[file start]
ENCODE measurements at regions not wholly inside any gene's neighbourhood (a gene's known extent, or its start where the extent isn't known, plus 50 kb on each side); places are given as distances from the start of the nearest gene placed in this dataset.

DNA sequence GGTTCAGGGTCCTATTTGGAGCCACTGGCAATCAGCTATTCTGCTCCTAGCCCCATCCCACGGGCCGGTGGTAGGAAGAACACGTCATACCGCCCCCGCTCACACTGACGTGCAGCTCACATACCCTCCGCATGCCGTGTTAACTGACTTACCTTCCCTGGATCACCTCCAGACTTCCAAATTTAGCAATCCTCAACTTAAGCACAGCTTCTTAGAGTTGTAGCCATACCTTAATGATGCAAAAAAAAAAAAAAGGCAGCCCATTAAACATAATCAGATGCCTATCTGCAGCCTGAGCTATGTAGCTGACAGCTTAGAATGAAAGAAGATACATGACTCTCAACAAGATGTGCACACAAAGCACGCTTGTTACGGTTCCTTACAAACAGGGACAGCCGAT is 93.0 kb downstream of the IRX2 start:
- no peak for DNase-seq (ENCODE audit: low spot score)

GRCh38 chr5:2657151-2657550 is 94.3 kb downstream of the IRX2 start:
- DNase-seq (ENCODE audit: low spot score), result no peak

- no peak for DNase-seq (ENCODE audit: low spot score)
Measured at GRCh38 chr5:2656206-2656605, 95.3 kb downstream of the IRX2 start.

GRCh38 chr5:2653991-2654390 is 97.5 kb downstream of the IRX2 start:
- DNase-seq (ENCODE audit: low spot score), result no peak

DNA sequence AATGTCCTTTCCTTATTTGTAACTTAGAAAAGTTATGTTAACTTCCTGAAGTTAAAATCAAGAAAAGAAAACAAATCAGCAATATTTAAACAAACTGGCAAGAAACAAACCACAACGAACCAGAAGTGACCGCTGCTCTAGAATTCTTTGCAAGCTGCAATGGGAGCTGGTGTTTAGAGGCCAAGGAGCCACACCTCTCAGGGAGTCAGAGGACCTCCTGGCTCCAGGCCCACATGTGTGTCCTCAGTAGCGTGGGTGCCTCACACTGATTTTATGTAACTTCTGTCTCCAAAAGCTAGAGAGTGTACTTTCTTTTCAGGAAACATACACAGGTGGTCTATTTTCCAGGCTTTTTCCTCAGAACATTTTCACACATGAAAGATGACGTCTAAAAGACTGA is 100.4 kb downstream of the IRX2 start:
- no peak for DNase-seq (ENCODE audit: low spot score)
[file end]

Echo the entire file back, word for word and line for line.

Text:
ENCODE measurements at regions not wholly inside any gene's neighbourhood (a gene's known extent, or its start where the extent isn't known, plus 50 kb on each side); places are given as distances from the start of the nearest gene placed in this dataset.

DNA sequence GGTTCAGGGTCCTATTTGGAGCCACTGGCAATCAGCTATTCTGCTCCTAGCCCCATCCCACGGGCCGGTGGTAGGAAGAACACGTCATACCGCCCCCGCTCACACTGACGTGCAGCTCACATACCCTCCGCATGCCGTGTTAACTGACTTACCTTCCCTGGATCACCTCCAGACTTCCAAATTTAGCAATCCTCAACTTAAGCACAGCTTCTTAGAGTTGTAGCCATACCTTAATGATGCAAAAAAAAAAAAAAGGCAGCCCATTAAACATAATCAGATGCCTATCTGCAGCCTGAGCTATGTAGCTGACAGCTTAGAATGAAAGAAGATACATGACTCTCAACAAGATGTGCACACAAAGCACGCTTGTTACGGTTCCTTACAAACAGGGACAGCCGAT is 93.0 kb downstream of the IRX2 start:
- no peak for DNase-seq (ENCODE audit: low spot score)

GRCh38 chr5:2657151-2657550 is 94.3 kb downstream of the IRX2 start:
- DNase-seq (ENCODE audit: low spot score), result no peak

- no peak for DNase-seq (ENCODE audit: low spot score)
Measured at GRCh38 chr5:2656206-2656605, 95.3 kb downstream of the IRX2 start.

GRCh38 chr5:2653991-2654390 is 97.5 kb downstream of the IRX2 start:
- DNase-seq (ENCODE audit: low spot score), result no peak

DNA sequence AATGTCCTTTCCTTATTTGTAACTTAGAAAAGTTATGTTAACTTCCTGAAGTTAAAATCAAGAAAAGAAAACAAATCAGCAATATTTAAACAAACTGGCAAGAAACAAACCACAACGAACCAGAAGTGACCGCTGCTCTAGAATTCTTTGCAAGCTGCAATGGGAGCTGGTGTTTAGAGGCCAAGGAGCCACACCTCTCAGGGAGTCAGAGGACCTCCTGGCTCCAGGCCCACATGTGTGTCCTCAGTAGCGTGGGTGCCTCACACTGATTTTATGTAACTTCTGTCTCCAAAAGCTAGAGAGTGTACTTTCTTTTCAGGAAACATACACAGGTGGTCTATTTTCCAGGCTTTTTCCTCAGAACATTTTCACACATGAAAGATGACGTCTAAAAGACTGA is 100.4 kb downstream of the IRX2 start:
- no peak for DNase-seq (ENCODE audit: low spot score)